For the past 15 years, Secret House Vineyards has made no secret out of its annual Wine and Blues Festival, held each year at the winery in Veneta, Oregon. Its success has prompted the addition of a Summer Solstice Event, and of highly successful events held in conjunction with the huge Oregon Country Fair.
The newest venture is FAERIEWORLDS, a gathering that draws thousands to the property.
But the real secret of Secret House is the great value, high quality wines produced by owners Ron and Patti Chappel. These aren’t pricey wines, and you get a good bottle of Pinot Noir or Pinot Gris for your money. And the sparklers have a local cult following. Dozens, if not hundreds, of local weddings have been toasted with Secret House Red Silk and Northern Silk.
“Our mission is to produce high quality wines at a reasonable price,” said Patti. “My Pinot Noir at $22 can stand up to the $40 and $50 Pinots sold in this state. We’re in the business to stay in business.”
The Chappels bought the vineyard as an investment in the late 1980s. When the Oriental rug business the couple owned was robbed, they found themselves moving to Veneta to seek out a living making wine.
“We knew the difference between good wine and crappy wine, and we wanted to make the good kind,” Patti recalled. “So, we hired good people to get us started.”
Secret House has about 27 acres of producing vines on their 100-acre estate. Grapes are purchased from other areas in Oregon and Washington to make the Cabernet Sauvignon, Pinot Gris and the Muller-Thurgau. The Chappels grow Riesling, Chardonnay and Pinot Noir.
Music and Wine - Go Together
Right after the couple began making wine, Patti, who describes herself as an “old hippie,” decided there had to be a way to combine wine with music. She and some of her friends in the entertainment industry conceived an outdoor blues festival at the winery.
“I don’t know why, exactly the blues, but I love the music,” Patti said. “The blues is truly American and it has always spoke to my inner self. When Etta James starts telling me about love, she’s speaking my language.”
Both Ron and Patti believe that people need to be exposed to the blues in a beautiful setting, as opposed to smoky bars.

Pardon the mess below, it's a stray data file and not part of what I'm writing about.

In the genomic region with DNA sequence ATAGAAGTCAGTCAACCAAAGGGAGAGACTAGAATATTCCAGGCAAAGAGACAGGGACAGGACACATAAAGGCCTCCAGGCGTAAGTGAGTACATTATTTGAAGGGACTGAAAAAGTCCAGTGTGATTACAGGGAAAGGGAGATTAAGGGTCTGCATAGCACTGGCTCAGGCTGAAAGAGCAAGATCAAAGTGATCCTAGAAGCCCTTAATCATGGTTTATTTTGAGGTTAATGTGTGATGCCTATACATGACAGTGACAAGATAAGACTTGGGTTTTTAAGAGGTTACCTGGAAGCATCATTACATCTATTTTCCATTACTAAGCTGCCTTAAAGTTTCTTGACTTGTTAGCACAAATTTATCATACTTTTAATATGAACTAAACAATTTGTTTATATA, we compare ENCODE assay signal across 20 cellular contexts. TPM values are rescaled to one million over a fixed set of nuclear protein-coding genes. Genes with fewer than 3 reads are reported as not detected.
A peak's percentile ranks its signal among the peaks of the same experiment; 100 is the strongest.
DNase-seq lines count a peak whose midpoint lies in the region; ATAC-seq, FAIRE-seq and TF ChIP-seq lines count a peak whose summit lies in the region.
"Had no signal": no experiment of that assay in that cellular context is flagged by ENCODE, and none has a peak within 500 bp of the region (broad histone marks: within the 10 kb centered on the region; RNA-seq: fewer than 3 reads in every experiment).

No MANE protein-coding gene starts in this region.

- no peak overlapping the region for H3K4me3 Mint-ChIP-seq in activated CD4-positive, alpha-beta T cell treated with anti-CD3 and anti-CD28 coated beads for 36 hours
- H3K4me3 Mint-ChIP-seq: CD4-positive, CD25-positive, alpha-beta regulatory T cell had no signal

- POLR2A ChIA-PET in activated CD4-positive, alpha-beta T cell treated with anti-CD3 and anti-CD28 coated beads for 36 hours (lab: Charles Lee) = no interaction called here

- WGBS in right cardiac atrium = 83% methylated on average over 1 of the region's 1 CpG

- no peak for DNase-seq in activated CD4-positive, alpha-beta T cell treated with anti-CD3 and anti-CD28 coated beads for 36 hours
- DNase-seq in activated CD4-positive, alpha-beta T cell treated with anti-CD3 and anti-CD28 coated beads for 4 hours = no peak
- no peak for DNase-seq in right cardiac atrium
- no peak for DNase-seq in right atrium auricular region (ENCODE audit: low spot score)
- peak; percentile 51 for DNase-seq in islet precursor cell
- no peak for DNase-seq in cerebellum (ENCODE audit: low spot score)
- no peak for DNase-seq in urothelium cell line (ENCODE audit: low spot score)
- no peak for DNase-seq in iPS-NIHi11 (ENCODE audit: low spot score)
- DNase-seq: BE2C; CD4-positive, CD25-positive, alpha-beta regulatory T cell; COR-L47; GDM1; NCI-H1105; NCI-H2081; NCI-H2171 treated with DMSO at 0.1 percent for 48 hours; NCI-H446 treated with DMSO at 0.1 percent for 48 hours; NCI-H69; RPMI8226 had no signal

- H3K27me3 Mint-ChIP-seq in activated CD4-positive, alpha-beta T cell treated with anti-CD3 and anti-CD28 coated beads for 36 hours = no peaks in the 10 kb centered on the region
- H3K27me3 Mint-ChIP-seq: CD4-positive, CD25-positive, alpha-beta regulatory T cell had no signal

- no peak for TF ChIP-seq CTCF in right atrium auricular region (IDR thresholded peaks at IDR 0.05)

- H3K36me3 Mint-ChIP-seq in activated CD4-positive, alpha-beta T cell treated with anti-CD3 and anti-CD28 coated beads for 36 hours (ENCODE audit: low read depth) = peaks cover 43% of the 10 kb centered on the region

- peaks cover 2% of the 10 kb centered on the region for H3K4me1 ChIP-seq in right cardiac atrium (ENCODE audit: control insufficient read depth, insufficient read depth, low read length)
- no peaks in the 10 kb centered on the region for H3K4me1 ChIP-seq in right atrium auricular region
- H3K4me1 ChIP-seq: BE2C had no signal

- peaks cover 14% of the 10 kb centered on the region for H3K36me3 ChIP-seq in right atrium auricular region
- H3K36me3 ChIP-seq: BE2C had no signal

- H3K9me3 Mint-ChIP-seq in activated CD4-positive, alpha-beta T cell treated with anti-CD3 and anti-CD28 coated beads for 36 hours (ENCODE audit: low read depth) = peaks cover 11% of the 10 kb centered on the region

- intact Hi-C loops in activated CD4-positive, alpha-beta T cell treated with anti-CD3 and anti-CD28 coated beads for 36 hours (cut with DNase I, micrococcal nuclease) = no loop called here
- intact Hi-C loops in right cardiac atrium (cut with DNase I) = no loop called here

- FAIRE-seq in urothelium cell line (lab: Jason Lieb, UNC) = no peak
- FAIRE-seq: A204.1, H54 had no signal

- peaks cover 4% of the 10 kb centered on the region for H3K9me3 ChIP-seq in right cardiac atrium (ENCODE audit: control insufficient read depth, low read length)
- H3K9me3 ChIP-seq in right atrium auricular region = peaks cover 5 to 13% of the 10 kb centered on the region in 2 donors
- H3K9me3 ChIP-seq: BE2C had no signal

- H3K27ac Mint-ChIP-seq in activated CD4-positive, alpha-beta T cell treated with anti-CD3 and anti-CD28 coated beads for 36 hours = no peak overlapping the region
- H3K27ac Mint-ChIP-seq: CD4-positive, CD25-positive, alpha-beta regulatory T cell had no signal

“Folks who normally would not want to go to a funky club feel safe and happy to enjoy the blues here,” Patti added.
Although wine and beer are sold at the festival, along with food, arts and crafts, the Chappels promote responsible consumption. The Chappels say it is critical that wineries grow as venues for family entertainment, and many wineries host festivals and events, such as Chateau Ste. Michelle’s summer music series.
“There are no demons in a wine bottle. It’s OK to have fun, enjoy some of the finer things in life and still get home safely with the kids,” Ron said. “Wine is part and parcel of a balanced and healthy lifestyle. Nothing inherent in the enjoyment of fine wines is detrimental to the well-being of responsible people.”
In a recent tasting, the standout wine for the Chappels is the 1999 Umpqua Valley Pinot Noir. The wine has flavors of cherries, blackberries and a hint of plum, with a tinge of oak on the finish. This Pinot is a light ruby color, medium-bodied, dry with soft tannins.
I also thought the 2003 Riesling was bright and lively, with notes of citrus, honeysuckle and peaches. For $10, this wine embraces food very well.
The Chappels also make sparkling wines with Pinot Noir grapes. The three sparklers include Red Silk, Northern Silk and Celebration. Red Silk is medium bodied with slightly sweet red fruit flavors; Northern Silk is a dry and more complex flavor, blending Pinot Noir, Chardonnay and Pinot Meunier grapes; The Celebration is a basic sparkling wine with good flavor for the price.
“Our mission here is to have everyone
have a great time, great wine, a healthy dose of the blues and a safe
journey home,” said Patti.